themilktruck.org/
studioforcreativeinquiry.org/projects/the-milk-truck

The Milk Truck is the creation of Jill Miller - artist and Fellow in the STUDIO for Creative Inquiry at Carnegie Mellon University. The Milk Truck was included in the 2011 Pittsburgh Biennial at the Andy Warhol Museum, Pittsburgh.

The Milk Truck is a combination of guerrilla theater, activism and a little slapstick humor. Yes, we have a truck with a giant boob on the roof. There’s a reason for making The Milk Truck - to create a mobile breastfeeding unit that allows mothers to feed their babies in places where they have been discouraged - restaurants, shopping malls, public spaces, etc. Babies should be able to eat anywhere. And everywhere.

The Milk Truck’s primary mission is to help hungry babies eat by providing a supportive environment for women to nurse their babies. However, the truck will also make regular rounds on its “Pump Route” to offer a private, clean space for women to pump breast milk at work. In addition, and due to popular demand, The Milk Truck will visit businesses and events that are breastfeeding-friendly, to celebrate their awesomeness. (We want to hang out with like-minded people!)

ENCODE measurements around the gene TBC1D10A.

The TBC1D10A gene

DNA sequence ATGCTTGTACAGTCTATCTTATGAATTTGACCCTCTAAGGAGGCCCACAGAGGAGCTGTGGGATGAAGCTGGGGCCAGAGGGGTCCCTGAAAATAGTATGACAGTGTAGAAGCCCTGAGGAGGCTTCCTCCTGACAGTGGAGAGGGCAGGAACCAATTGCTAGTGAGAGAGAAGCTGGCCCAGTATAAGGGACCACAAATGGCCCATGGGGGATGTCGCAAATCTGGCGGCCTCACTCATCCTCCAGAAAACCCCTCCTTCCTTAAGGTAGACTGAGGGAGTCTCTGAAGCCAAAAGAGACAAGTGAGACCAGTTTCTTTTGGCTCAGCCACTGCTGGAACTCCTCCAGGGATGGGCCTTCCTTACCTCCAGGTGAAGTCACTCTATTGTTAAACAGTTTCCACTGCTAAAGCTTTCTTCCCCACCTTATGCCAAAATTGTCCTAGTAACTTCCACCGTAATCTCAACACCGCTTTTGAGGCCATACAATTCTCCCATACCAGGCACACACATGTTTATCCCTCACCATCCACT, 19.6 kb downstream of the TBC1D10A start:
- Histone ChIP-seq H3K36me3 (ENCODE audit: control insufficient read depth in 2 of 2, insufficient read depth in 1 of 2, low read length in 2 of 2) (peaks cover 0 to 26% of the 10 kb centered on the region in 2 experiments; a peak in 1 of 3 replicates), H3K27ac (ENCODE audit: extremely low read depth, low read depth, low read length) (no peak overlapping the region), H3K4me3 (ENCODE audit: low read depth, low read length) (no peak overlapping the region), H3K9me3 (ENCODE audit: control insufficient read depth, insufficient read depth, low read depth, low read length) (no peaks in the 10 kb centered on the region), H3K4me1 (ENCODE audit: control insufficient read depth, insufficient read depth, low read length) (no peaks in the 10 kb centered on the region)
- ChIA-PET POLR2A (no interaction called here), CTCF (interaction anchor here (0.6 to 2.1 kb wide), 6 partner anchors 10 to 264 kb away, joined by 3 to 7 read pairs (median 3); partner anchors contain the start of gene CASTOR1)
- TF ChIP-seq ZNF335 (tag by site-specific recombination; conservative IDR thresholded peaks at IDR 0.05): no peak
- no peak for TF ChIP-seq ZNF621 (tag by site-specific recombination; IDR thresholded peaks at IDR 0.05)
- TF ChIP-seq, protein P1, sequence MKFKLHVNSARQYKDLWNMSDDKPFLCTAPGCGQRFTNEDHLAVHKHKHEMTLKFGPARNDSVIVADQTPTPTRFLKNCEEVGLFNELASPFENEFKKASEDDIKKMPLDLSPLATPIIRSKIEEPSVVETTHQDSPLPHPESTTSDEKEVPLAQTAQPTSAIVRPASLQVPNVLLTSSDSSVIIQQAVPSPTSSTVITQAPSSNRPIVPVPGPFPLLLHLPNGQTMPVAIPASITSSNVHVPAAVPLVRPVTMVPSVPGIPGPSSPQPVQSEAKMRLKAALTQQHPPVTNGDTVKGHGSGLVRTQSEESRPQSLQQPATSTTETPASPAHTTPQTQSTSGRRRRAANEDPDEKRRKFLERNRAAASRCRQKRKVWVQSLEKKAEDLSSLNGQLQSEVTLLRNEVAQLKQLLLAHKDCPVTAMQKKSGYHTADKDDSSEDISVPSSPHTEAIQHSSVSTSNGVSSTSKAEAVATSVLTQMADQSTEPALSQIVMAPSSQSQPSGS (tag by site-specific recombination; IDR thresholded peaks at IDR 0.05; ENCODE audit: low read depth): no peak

Here's one example of how The Milk Truck works:
A woman in a restaurant is nursing her baby at a dining table. Restaurant management ask her to stop creating a spectacle and use the bathroom for nursing, or leave the restaurant. The mother is in a dilemma - she simply wants to feed her baby in the same space where she is eating her food. Who wants to eat lunch in a bathroom? Not her baby! And she shouldn't have to. The woman tweets to The Milk Truck her location and situational information. The Milk Truck posts the information to Facebook, Twitter, and The Milk Truck's website. The Milk Truck (and supporters) arrive to the restaurant location, park in front of the establishment, and set up the mobile breastfeeding unit. The woman feeds her baby in the comfort of the truck’s cozy chairs and shaded canopy, and the restaurant owner is left to ponder the sense of making a woman feel uncomfortable for doing something as simple as feeding her baby. Thought the nursing mother created a spectacle? Meet the Milk Truck!

Video documentation by Benjamin Welmond.

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